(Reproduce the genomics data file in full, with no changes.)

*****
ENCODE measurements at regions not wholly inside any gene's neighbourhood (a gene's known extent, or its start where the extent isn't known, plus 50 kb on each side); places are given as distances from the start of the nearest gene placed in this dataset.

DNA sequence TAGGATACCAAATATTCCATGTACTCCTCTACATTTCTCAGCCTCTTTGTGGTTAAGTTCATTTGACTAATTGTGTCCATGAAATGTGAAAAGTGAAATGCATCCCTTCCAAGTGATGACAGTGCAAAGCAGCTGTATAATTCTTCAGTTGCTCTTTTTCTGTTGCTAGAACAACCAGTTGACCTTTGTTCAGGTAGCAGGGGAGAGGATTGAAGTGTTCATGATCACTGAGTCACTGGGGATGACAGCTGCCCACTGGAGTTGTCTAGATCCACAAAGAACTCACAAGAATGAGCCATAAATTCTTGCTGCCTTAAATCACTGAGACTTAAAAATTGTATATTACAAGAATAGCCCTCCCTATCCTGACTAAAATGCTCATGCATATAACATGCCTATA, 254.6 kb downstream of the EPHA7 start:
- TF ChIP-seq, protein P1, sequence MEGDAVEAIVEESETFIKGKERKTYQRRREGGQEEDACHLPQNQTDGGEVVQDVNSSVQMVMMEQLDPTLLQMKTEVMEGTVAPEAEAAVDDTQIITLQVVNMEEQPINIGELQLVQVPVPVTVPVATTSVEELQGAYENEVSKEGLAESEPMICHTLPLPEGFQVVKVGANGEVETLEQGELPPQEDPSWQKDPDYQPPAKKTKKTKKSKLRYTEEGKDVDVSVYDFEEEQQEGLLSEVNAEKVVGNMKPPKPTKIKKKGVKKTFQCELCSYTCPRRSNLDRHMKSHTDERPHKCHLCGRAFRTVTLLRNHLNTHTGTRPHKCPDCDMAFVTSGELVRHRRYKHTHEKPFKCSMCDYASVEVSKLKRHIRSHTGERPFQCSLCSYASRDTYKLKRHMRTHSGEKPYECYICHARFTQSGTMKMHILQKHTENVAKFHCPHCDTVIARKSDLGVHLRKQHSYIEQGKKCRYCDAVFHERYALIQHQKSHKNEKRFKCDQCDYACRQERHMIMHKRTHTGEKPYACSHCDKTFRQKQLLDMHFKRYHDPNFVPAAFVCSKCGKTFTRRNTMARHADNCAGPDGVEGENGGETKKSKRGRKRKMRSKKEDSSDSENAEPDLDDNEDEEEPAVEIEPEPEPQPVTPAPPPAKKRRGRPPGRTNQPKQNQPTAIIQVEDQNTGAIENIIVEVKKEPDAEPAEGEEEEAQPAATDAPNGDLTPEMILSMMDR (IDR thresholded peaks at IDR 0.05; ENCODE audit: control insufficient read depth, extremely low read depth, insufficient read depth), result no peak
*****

ENCODE measurements at regions not wholly inside any gene's neighbourhood (a gene's known extent, or its start where the extent isn't known, plus 50 kb on each side); places are given as distances from the start of the nearest gene placed in this dataset.

DNA sequence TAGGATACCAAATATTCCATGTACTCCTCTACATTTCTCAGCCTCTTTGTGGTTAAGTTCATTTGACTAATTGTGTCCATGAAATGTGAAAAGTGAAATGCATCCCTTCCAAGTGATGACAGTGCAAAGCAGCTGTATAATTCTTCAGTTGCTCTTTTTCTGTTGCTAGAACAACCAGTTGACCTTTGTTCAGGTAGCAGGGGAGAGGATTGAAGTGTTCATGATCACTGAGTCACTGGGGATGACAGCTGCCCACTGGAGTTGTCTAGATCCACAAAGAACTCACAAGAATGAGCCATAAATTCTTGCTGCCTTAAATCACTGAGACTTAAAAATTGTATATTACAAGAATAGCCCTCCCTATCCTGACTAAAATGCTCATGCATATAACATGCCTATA, 254.6 kb downstream of the EPHA7 start:
- TF ChIP-seq, protein P1, sequence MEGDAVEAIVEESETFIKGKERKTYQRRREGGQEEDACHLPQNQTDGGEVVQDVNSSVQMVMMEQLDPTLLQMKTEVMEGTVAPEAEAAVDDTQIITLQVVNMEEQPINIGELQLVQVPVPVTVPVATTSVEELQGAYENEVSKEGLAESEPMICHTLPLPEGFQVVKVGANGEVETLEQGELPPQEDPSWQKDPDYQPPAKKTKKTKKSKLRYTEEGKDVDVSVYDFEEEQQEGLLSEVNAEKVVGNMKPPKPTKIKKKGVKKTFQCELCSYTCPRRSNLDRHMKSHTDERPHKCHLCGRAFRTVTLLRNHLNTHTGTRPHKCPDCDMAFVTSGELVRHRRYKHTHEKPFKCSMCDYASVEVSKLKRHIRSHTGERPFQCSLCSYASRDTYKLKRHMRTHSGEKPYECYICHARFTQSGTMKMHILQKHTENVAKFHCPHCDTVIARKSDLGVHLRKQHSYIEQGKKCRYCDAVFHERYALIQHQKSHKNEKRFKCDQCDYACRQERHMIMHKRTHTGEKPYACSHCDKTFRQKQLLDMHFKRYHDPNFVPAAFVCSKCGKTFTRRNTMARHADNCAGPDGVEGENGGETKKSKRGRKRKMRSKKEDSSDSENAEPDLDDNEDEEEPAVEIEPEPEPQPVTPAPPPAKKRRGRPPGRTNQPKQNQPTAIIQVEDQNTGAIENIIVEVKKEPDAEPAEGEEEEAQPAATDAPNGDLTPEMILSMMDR (IDR thresholded peaks at IDR 0.05; ENCODE audit: control insufficient read depth, extremely low read depth, insufficient read depth), result no peak